Profits at US defense and aerospace contractor Raytheon soar as it sells more jet engines, spare parts and aftermarket services to airlines in 2022 amid demand for air travel airlines around the world are on the rise.
The results follow strong sales of fighter jets, helicopters and missiles, including those sent to the Ukrainian military, helping revenue at Lockheed Martin beat Wall Street expectations in fourth quarter.
Operating profit at Raytheon’s Pratt & Whitney jet engine division jumped 127% to $306 million year-over-year thanks to higher commercial after-sales sales. Revenue at Pratt & Whitney grew 10% to $5.65 billion, thanks to a 37% increase in commercial original equipment components.
Lockheed reported revenue of $19 billion in the last quarter of last year, up more than 7% from $17.7 billion in the same period in 2021. Earnings per share fell to $7.40 from 7 $.47 when the company received $129 million in fees, mostly $100 million in its helicopter business for severance costs and asset impairment.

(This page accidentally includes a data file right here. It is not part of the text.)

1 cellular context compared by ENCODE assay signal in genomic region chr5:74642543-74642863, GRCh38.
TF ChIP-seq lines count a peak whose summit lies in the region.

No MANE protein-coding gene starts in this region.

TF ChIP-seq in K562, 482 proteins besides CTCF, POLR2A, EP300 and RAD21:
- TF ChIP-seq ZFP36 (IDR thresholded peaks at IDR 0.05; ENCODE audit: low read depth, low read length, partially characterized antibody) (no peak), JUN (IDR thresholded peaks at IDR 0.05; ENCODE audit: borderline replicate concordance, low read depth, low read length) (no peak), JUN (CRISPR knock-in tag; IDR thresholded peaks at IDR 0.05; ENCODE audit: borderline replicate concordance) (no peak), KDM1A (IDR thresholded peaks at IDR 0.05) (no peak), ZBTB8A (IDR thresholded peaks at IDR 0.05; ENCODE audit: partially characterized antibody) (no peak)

While Raytheon’s rocket sales grew 6% to $4.1 billion in the quarter, profits fell 23% due to underperformance and divestment fees. Raytheon’s missiles include the Stinger and Javelin, the latter of which were co-produced with Lockheed Martin and played a key role in the start of the war in Ukraine.
Lockheed’s quarterly sales increase was driven by $275 million in net revenue from the corporation’s F-35 fighter jet program and $260 million for various integrated sensing and warfare systems. .
Also added to the top line are $115 million for offensive and tactical missiles, including an omni-directional missile system that the Ukrainian military fired from a highly mobile artillery rocket system ( Himars) to fight back against Russian forces.